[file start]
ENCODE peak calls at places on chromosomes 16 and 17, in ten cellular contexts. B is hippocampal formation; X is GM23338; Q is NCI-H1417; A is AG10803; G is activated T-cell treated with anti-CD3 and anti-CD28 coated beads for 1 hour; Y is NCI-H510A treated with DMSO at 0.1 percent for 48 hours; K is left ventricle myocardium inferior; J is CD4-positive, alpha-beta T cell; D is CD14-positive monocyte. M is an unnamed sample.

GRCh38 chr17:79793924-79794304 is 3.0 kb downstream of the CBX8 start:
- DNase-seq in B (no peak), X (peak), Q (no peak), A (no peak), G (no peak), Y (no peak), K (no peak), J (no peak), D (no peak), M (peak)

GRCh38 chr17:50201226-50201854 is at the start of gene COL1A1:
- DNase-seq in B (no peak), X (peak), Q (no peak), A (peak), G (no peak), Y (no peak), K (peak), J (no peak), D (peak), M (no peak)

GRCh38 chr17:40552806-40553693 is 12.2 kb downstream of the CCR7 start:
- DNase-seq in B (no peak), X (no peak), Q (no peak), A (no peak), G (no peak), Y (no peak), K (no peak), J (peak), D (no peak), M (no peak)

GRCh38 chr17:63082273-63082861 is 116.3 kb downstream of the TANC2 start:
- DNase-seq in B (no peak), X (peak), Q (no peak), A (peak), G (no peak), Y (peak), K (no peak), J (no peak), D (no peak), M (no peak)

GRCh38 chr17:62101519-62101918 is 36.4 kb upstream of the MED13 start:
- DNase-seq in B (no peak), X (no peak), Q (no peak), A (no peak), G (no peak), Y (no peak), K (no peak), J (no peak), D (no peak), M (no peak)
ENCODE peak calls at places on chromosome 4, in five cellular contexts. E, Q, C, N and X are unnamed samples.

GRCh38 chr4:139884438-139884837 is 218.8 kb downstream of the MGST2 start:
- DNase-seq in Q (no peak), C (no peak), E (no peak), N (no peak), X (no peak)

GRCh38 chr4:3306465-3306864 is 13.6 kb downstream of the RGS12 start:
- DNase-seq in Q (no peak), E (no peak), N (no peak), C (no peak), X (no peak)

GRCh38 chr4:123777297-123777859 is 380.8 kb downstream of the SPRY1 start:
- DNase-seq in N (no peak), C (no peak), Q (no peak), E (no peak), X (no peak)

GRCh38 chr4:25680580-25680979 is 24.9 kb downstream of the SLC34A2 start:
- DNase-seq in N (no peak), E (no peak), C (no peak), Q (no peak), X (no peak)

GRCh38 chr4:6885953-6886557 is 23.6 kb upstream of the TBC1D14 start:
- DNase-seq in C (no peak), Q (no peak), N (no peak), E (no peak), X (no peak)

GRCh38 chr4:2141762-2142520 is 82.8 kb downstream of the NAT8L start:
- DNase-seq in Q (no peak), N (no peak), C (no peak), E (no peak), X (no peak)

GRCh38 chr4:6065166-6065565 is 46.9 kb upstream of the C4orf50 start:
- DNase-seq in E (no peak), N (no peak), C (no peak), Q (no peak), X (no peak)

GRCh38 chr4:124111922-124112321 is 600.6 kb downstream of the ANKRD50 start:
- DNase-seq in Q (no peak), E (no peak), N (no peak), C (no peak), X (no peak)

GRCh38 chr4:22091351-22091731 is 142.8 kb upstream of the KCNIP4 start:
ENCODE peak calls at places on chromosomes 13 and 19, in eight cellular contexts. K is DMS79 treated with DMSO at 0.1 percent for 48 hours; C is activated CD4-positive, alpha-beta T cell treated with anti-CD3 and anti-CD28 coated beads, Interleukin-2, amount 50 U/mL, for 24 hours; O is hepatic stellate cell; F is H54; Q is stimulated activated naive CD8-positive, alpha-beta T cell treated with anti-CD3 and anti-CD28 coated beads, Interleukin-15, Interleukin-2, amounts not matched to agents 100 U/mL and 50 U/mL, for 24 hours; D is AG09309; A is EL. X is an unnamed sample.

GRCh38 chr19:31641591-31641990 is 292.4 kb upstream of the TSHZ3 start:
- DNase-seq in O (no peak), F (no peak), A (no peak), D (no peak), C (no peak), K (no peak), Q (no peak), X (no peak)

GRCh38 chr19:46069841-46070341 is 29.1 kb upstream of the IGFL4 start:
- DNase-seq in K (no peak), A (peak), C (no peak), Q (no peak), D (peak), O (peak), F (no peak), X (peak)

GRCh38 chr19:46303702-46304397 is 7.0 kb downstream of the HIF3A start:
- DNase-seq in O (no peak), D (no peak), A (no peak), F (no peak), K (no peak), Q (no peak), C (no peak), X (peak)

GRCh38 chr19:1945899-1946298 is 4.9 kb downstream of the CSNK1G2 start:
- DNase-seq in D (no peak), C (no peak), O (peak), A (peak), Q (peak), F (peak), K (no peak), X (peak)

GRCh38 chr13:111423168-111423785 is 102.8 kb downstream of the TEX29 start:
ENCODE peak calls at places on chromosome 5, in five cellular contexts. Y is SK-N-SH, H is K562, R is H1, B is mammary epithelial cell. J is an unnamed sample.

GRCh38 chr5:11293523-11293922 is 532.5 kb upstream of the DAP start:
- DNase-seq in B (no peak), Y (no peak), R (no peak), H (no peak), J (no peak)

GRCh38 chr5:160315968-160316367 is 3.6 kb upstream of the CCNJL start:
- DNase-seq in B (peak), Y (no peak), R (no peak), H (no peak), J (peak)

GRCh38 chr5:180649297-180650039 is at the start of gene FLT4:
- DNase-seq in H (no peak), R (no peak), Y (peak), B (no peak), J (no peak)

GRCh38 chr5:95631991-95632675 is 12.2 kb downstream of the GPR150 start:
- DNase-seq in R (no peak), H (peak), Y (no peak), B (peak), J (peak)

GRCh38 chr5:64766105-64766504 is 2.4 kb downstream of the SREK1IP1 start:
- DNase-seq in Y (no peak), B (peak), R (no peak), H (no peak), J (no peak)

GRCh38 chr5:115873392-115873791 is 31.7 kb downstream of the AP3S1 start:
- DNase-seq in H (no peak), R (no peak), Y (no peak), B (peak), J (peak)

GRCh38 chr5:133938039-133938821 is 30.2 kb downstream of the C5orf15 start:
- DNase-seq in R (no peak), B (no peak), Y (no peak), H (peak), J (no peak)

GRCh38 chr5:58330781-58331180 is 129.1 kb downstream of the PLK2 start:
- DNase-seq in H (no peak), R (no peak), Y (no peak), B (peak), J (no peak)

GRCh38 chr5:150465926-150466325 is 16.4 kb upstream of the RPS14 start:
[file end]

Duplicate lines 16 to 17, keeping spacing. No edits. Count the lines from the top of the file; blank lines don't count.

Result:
- DNase-seq in Q (no peak), E (no peak), N (no peak), C (no peak), X (no peak)

GRCh38 chr4:123777297-123777859 is 380.8 kb downstream of the SPRY1 start: